DNA plasmid encoding for anti-PARP1 VHH (anti-PARP1 Nanobody) fused to TagRFP or TagGFP2
Poly(ADP-ribose) polymerase 1 (PARP1), tested in human cells
Live cell imaging
Observing endogenous PARP1 localization
PARP1 as biomarker of DNA damage after microirradiation
PARP1-Chromobody plasmid (TagGFP2)
PARP1-Chromobody plasmid (TagRFP)
|Product PARP1-Chromobody® plasmid (TagGFP2)||Size 20 µg||Code xcg||Price $ 999||Buy +|
|Product PARP1-Chromobody® plasmid (TagRFP)||Size 20 µg||Code xcr||Price $ 999||Buy +|
constitutive CMV IE
constitutive CMV IE
Nuclear localization signal (NLS)
Please contact us for more details.
Validated in human cell lines HeLa, HT1080, MCF7, U2OS, PC3, HEK293T
Does not bind rodent PARP1.
Binds to human PARP1; does not bind human PARP2, PARP3, and PARP9.
Encoded Nanobody/ VHH
Monoclonal anti-PARP1 single domain antibody (sdAb) fragment
With the PARP1-Chromobody plasmid you receive the sequence information of the alpaca antibody to PARP1 fused to TagGFP2 or TagRFP, as well as the full vector sequence.
Wide-field epifluorescence microscopy; confocal microscopy
Transfection of Chromobody plasmids into mammalian cells can be done with standard DNA-transfection methods, e.g. lipofection (Lipofectamine 2000® from Thermo Fisher Scientific), according to the manufacturer’s protocol for the transfection reagent. Please choose the transfection method that works the best for your cell type.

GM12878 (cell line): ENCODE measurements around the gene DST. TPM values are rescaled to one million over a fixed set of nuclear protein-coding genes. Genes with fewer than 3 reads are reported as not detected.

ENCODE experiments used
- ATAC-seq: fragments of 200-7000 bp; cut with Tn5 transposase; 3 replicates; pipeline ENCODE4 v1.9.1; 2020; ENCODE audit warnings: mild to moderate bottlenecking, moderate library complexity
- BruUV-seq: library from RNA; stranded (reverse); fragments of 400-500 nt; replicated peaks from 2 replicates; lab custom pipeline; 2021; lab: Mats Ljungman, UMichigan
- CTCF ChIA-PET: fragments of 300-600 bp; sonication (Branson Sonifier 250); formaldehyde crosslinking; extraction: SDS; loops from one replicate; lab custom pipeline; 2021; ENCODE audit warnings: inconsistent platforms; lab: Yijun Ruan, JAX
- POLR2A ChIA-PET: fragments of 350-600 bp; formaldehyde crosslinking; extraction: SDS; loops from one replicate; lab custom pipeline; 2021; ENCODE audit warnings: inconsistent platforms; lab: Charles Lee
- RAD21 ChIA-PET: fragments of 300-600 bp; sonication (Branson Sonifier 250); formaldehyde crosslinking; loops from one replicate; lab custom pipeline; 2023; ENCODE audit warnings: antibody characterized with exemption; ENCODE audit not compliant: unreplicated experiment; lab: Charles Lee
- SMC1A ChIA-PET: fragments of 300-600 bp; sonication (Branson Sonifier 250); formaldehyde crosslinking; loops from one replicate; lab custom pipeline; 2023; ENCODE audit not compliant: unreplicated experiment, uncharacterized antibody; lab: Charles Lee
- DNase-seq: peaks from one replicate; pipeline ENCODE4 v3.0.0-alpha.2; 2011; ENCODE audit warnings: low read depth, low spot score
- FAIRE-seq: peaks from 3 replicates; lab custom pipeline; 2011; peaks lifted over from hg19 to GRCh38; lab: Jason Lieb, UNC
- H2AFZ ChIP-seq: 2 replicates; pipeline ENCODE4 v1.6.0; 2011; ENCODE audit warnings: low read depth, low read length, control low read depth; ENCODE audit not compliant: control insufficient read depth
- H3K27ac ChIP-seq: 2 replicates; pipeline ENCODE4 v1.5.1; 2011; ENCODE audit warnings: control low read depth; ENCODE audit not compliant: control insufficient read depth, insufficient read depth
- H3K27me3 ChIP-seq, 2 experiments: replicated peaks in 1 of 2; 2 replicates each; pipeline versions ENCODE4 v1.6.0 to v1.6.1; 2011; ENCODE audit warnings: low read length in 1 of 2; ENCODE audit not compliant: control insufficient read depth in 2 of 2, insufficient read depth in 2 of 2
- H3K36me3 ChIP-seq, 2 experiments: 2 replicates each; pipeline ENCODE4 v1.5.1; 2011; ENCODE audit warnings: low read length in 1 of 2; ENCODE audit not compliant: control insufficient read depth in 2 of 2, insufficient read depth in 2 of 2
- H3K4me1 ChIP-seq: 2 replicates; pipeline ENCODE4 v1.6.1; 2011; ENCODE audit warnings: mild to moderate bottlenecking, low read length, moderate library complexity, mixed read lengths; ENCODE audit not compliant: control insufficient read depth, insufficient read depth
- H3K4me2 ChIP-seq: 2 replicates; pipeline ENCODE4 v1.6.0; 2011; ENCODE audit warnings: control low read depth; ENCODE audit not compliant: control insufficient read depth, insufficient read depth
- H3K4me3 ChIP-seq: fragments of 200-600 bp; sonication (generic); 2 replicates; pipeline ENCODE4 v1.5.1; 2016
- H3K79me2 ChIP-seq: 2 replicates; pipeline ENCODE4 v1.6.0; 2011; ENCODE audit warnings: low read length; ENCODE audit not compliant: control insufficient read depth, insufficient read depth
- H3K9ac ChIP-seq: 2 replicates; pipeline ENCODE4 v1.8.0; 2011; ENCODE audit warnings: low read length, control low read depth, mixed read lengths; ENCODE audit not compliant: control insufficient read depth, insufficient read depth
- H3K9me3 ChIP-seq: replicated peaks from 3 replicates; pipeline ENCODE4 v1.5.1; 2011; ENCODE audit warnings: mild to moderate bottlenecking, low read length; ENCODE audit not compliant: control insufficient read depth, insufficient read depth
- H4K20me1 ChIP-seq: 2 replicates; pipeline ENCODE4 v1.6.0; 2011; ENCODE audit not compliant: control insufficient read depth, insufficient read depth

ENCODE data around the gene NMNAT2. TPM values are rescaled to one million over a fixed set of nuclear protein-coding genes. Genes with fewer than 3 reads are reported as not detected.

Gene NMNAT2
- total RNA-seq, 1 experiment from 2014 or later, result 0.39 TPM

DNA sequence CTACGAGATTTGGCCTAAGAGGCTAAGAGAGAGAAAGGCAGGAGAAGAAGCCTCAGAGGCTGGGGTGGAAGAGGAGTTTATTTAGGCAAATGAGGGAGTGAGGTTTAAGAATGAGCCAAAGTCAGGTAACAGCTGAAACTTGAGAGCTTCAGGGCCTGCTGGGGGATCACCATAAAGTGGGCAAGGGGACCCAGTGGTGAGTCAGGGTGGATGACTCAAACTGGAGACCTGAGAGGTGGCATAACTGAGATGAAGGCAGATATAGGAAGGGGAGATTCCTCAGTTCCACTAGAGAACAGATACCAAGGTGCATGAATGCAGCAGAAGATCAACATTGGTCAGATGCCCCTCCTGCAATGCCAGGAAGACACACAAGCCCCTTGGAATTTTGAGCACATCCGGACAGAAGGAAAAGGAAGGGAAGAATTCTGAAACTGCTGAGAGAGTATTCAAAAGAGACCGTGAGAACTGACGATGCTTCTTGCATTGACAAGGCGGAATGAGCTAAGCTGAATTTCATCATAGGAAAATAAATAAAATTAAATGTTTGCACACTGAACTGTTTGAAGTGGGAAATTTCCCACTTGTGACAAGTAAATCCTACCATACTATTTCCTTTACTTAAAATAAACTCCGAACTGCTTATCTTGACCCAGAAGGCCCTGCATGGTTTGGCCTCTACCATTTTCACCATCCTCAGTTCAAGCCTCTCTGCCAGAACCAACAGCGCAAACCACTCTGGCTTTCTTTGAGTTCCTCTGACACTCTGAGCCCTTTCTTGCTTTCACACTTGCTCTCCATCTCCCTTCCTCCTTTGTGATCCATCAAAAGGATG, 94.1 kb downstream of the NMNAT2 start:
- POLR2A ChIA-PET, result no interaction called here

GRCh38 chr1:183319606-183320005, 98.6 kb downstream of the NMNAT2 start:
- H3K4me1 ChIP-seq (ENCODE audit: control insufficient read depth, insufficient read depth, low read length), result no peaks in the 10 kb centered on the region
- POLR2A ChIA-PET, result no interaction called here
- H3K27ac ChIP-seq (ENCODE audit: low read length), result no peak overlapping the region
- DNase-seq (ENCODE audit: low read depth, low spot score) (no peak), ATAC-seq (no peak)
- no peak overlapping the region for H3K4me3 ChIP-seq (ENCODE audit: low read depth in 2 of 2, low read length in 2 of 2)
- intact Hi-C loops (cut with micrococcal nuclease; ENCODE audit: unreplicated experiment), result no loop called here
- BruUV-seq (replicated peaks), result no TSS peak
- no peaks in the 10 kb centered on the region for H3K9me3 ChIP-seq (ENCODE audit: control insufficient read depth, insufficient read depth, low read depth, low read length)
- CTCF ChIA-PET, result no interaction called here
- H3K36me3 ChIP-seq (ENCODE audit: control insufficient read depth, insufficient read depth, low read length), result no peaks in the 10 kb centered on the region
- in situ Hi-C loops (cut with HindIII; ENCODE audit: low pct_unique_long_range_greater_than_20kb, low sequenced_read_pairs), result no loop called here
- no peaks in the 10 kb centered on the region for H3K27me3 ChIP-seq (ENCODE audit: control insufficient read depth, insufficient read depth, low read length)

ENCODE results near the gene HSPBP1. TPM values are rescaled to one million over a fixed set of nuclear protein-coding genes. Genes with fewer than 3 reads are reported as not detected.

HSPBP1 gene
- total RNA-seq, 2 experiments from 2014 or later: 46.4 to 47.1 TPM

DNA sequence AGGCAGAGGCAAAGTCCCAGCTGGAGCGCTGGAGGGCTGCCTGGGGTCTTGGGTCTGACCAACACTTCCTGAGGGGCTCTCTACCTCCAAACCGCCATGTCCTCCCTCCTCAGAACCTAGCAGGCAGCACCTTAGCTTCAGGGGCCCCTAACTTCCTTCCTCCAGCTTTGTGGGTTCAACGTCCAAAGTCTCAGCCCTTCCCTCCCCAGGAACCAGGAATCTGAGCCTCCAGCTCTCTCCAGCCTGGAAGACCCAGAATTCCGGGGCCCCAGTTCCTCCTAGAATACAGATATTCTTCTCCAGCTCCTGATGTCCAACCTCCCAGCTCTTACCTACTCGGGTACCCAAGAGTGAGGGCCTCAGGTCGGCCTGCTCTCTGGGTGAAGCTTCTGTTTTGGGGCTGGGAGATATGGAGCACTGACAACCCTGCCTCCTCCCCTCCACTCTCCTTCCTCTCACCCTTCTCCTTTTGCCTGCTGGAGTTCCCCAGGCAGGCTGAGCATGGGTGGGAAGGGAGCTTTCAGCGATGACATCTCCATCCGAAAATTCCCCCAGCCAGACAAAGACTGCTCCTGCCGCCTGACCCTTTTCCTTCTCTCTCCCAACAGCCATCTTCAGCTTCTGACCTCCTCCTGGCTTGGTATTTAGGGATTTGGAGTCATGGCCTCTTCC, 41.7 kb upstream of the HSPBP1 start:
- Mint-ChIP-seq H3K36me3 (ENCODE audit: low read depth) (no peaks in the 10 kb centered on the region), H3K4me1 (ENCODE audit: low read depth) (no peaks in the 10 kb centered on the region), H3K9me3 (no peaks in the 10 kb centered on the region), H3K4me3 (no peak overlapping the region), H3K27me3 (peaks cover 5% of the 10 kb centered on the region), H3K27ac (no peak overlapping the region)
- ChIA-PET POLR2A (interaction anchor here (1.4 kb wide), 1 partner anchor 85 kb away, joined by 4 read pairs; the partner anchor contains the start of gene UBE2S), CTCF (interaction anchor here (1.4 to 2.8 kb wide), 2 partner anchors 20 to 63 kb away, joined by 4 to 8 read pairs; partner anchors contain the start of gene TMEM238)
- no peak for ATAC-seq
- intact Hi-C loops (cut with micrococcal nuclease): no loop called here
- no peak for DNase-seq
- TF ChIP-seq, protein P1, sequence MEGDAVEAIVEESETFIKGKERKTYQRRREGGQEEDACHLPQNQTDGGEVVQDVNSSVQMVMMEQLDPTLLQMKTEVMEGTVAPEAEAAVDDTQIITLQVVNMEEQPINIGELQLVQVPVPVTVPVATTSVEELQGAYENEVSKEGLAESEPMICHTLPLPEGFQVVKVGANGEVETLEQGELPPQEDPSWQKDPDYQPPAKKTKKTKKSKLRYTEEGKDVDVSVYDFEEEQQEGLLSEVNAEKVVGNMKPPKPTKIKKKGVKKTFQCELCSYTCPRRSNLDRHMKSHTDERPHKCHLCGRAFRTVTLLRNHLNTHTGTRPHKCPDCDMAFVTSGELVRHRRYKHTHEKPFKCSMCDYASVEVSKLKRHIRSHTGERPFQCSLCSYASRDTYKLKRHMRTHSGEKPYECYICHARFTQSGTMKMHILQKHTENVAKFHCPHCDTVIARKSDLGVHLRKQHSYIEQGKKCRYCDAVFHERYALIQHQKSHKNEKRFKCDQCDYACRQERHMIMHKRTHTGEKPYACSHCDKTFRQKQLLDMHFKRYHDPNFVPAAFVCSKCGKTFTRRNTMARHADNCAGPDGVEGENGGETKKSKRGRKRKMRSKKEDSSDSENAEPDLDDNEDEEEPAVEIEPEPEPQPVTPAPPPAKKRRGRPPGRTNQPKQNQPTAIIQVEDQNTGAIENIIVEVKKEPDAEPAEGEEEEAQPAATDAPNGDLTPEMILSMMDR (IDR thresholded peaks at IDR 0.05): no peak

Shipped at ambient temperature. Store at -20 °C.
- End User License Agreement EULA PARP1-Chromobody TagGFP plasmid non-profit (PDF)
- USA: End User License Agreement EULA PARP1-Chromobody TagGFP plasmid non-profit (PDF)
- End User License Agreement EULA PARP1-Chromobody TagRFP plasmid non-profit (PDF)
- USA: End User License Agreement EULA PARP1-Chromobody TagRFP plasmid non-profit (PDF)
Buchfellner A, Yurlova L, Nüske S, Scholz AM, Bogner J, Ruf B, Zolghadr K, Drexler SE, Drexler GA, Girst S, Greubel C, Reindl J, Siebenwirth C, Romer T, Friedl AA, Rothbauer U., A New Nanobody-Based Biosensor to Study Endogenous PARP1 In Vitro and in Live Human Cells. PLoS One. 2016 Mar 7;11(3):e0151041. doi: 10.1371/journal.pone.0151041. eCollection 2016.PMID: 26950694
Are Chromobodies constitutively expressed?
Yes, Chromobody expression is regulated by immediate early promotor CMV. This promotor allows constitutive Chromobody expression.
Do Chromobodies only work in live cells?
Yes, the Chromobody plasmid is only expressed in live cells. Cells should be transfected with the Chromobody plasmid at least overnight to observe the Chromobody location signal. Alternatively, cells can be fixed prior to imaging.
Note: We don't recommend fixation of cells for the Histone-Chromobody.
When should I image my cells after transfection with the Chromobody plasmid?
The Chromobody signal is maintained up to 3 days in the cell. However, this also depends strongly on the cell type.
We recommend to image the cells 16-24 hours after transfection.
Do the Chromobodies diffuse through the cell membrane into growth medium?
No, Chromobodies are small proteins being expressed in the cytosol. They are not secreted into the medium and remain in the cell as long as the cell maintains its plasma membrane integrity.
Are Chromobodies fluorogenic or do they only emit fluorescence when bound to a target?
Chromobodies are chimeric proteins consisting of a VHH fused to a fluorescent protein. They maintain their fluorescence regardless of whether they are bound to a target or not.
Can I amplify the Chromobody plasmid in bacteria?
Yes, the Chromobody plasmids can be propagated in E.coli by standard techniques.
Only for research applications, not for diagnostic or therapeutic use!